This is aimed at younger readers and I am sure the ones that read it will absolutely love it.
Marvel has done an exceptional job keeping the usual Star Wars stories going in a galaxy far far away. Now IDW has a chance to fire their own photon torpedoes in hopes of capturing the same magic with their new series, Star Wars Adventures!
So what is Star Wars Adventures?
Star Wars Adventures is an all-ages comic book that is more of a light-hearted look at the Star Wars Universe. The book tells two stories from two separate eras. The first is focused on Rey as she goes about her daily scavenger life. We follow her as she encounters dangers while searching out pieces of equipment to trade Unkar Plutt for food rations. Rey’s story is clearly before the events of The Force Awakens and is an interesting look at her past.
The second story starts out with a young pilot, Emil trying to calm down his droid, who is angry with the pilot’s pet Kowakian monkey-lizard (remember Salacious Crumb?) for stealing his tool. The young Emil then shares a story with the furious droid about a younger Obi-Wan Kenobi tracking down a thief that stole from Dex’s diner.
Is it good?
Star Wars Adventures is hit and miss for me. The book clearly caters to readers of a younger age. I think they would appreciate the book more than I did. Cavan Scott pens both tales and the stories do a fine job of standing on their own. They are each filled with familiar looking creatures that will make you nod with approval. I must applaud Scott for his selection of stories. I expected a fan favorite Boba Fett or Darth Vader story, but got Rey and Kenobi instead! I also must applaud Scott for staying away from the “I have a bad feeling about this!”. The line is always a given, but not here!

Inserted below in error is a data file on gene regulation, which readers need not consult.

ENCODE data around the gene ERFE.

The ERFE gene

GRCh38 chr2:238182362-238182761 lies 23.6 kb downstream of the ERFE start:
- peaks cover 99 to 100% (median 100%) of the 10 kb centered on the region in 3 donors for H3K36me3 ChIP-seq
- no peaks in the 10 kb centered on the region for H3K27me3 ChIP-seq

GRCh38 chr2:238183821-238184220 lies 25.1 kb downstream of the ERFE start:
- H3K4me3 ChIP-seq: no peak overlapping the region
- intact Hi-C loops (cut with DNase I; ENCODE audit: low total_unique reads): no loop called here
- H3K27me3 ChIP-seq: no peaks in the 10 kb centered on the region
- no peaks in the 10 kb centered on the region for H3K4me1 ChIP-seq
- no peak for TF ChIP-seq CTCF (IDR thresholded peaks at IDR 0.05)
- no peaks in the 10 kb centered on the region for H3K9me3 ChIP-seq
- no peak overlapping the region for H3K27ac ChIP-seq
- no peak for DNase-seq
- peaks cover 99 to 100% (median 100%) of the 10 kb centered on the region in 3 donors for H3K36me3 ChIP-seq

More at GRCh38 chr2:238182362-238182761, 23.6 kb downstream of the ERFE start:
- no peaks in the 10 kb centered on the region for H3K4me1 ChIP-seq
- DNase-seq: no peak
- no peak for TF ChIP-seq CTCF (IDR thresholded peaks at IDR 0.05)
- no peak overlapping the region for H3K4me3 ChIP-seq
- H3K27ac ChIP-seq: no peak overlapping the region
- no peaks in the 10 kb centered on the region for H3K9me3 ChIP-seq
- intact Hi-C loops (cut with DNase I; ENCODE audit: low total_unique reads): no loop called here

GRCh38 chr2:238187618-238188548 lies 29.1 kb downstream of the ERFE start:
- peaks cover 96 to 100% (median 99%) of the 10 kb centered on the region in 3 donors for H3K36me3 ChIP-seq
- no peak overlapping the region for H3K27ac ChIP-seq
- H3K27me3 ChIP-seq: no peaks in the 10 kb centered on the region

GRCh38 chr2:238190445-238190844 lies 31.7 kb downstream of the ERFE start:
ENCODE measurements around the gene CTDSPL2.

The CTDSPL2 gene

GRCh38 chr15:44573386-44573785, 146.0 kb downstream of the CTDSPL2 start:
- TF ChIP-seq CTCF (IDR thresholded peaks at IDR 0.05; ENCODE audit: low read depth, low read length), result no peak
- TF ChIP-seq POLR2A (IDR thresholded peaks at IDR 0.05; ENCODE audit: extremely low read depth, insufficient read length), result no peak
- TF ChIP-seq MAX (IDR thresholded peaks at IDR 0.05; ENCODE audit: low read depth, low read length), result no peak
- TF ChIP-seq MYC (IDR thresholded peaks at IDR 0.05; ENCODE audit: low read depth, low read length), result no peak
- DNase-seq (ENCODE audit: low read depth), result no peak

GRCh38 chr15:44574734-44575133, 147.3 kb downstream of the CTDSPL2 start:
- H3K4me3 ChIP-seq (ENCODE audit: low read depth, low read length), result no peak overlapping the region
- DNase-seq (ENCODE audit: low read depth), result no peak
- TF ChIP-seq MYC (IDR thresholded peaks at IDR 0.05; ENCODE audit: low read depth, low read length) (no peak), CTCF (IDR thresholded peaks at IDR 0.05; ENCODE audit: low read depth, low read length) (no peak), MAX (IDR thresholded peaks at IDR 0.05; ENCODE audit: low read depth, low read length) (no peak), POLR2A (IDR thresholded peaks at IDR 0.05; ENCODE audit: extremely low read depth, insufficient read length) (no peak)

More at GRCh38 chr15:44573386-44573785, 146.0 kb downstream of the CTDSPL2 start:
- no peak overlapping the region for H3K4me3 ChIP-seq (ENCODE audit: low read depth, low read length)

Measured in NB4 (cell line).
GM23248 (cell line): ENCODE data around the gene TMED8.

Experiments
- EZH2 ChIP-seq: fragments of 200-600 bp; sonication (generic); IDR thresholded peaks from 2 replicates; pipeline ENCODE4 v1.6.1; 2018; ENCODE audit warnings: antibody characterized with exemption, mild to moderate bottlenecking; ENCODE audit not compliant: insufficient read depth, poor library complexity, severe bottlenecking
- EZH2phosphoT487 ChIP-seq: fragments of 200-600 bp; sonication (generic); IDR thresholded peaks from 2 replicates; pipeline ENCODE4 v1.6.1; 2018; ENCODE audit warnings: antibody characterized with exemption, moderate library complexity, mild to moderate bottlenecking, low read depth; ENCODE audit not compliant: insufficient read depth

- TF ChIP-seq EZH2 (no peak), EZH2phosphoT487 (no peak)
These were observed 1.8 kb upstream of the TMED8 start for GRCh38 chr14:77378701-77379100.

Derek Charm and Jon Sommariva create a fun atmosphere for their respective stories that truly grasps the all ages style of the book. The panels flow and the illustrations give off that animated feature vibe that you would see on the Disney Channel. Charlie Kirchoff’s colors combined with Sean Parsons’ inks does an outstanding job of making Sommariva’s art pop. Even if the stories didn’t grab me as much as I was hoping, the artwork did.
Overall, Star Wars Adventures is a fun book. I am clearly not the demographic for the book and that’s where the problem lies for me. This is aimed at younger readers and I am sure the ones that read it will absolutely love it. But for me, I will stay at the deeper end of the galaxy and the Star Wars stories that I have grown accustomed to.